Amsterdam: A city of edgy charm and history

Amsterdam: A city of edgy charm and history

by: Kristi Adams | .
Stripes Europe | .
published: August 08, 2016

If you’re like me, when you think of Holland, you envision windmills and wooden shoes. What you may not realize is how crucial windmills have been in the development of the Netherlands. The country sits on the coast of the North Sea in a precariously low-lying delta. The word “Netherlands” means “lowlands.” In order to inhabit this watery landscape, the Dutch discovered a way to reclaim land from the sea, rivers and lakes — windmills.

Large tracts of land were dammed below sea level, and wind energy harnessed from windmills lifted the water up out of the enclosed area, diverted it into canals and drained the land. Wooden shoes were the footwear of choice for walking and farming in marshy wetlands because they would float to the surface if they fell off.  

Although the Hague is the Netherlands’ seat of government, Amsterdam acts as the country’s nominal capital, attracting nearly 10 million visitors per year. Packed with edgy charm and history, Amsterdam is a must-see European city.

Get oriented
Amsterdam is divided in a series of six concentric canal rings, somewhat resembling an onion, plus a section called Museum Quarter. To get your bearings, see the city first from its canals. A number of companies offer canal boat tours. We had a great experience with the Blue Boat Company, located in the Leidesplein area next to the Guinness pub.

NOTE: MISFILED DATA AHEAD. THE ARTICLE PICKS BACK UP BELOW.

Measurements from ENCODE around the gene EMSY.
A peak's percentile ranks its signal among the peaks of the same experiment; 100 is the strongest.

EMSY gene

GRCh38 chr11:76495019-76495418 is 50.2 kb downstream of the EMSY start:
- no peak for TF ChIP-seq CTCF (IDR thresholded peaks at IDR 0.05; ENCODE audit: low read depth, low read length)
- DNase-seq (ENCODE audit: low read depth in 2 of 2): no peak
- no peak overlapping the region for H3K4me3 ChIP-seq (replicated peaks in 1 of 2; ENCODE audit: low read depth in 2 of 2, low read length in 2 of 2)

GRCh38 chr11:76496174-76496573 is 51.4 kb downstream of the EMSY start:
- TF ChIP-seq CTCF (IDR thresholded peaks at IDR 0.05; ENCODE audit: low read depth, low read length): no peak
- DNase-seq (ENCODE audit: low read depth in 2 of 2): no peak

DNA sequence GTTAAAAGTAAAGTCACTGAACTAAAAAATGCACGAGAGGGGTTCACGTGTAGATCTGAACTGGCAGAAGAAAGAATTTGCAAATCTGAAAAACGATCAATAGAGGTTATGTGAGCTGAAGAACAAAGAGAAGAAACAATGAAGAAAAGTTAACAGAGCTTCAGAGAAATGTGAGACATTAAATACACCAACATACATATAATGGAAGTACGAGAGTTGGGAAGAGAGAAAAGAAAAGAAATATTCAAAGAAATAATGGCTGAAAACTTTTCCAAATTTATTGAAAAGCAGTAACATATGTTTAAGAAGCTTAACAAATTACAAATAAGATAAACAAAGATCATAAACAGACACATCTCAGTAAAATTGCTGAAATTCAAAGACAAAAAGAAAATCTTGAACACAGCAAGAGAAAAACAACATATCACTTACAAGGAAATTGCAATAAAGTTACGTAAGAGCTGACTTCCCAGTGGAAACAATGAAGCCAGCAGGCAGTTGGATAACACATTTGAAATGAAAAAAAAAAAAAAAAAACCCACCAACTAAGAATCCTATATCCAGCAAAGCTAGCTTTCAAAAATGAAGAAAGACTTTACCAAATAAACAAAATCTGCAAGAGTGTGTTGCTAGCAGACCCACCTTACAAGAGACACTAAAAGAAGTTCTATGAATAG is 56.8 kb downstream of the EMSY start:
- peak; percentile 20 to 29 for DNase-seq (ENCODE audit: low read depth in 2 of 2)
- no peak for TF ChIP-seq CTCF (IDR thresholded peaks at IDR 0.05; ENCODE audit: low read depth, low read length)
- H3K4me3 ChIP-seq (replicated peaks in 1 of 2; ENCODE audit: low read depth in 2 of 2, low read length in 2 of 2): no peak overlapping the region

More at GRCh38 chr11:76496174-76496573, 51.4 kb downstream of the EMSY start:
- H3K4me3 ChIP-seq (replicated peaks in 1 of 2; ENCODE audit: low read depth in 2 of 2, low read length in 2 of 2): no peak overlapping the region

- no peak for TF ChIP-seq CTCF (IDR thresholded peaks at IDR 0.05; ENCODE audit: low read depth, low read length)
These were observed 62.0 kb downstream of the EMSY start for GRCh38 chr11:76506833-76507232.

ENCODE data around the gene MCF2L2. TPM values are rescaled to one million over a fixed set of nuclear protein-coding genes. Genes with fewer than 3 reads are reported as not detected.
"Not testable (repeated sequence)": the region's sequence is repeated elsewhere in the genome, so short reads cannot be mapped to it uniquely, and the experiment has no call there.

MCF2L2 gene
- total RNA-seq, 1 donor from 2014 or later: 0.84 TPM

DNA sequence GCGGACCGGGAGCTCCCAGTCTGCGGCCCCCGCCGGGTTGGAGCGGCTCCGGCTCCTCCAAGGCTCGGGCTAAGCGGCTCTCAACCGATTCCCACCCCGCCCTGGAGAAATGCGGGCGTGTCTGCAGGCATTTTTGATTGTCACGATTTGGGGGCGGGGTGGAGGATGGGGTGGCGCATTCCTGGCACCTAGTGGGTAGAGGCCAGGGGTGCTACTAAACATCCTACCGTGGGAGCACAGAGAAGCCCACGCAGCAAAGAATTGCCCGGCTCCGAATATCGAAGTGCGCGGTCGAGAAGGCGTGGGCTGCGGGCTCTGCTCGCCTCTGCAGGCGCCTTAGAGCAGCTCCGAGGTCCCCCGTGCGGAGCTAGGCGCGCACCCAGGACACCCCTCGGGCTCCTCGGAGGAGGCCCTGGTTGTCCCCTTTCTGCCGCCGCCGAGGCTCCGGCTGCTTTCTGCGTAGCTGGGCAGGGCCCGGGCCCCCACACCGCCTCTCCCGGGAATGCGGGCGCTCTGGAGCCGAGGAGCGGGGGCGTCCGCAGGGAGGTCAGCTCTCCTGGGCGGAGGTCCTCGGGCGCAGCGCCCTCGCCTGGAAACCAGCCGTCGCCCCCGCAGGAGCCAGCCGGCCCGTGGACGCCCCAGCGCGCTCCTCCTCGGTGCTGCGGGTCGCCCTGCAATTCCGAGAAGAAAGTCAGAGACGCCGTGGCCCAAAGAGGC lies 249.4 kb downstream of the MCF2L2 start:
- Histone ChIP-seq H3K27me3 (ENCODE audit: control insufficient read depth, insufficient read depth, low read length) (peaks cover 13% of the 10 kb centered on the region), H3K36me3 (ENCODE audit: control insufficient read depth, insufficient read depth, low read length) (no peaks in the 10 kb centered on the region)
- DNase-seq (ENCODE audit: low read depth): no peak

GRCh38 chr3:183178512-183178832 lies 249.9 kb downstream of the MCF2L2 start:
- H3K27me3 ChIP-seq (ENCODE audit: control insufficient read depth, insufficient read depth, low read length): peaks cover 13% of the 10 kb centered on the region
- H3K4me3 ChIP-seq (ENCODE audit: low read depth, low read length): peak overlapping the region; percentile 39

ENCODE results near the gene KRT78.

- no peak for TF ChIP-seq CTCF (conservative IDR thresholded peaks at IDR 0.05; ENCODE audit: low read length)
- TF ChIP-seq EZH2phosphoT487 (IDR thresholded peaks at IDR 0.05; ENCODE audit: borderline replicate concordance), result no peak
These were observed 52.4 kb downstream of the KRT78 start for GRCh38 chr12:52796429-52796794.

Tours are 75 minutes, and you’ll be treated to stunning views and a history lesson. You need to reserve tickets by going to the Blue Boat ticket kiosk or buying online. We arrived at 5:45 p.m. for an evening tour and were able to book a 7 p.m. cruise. The Guinness pub next door, a three-minute walk, is also a convenient stop for a beverage and snack while you wait for your tour. 

Amsterdam has a large number of parks, museums, galleries and attractions, so it’s a good idea to plan an itinerary beforehand. Top attractions are the Anne Frank House and the Rijksmuseum. We skipped touring the interiors of both for a few reasons.

From the canal cruise, you see the Anne Frank House and hear a brief history. If you want to tour the house, book your tickets well in advance; there was a line of at least 100 people when we cruised by. The Rijksmuseum has an extensive collection of art, including works by Dutch masters, such as Rembrandt and Vermeer. But you’ll also need several hours to get through the museum. My husband and I found that we didn’t want to spend so much time indoors, preferring to explore the city instead. 

Here are three great itineraries:

Interesting juxtaposition: De Oude Kerk & The Red Light District. Dating back to 1306, De Oude Kerk is the city’s oldest building still in use and oldest church. The church features stunning stained-glass windows, a gilded wooden ceiling resembling the hull of an ancient ship, intricately carved brocaded pillars and a floor consisting of approximately 2,500 tombstones. Several “coffeeshops,” (establishments that serve all manner of cannabis) and the Red Light District are within a stone’s throw of the church. Afternoons and evenings are the best time to stroll this neighborhood. Mornings are dead, and after 10 p.m. it is a bit sketchy. TIP:  Don’t take pictures of the ladies in the windows — privacy here is tantamount.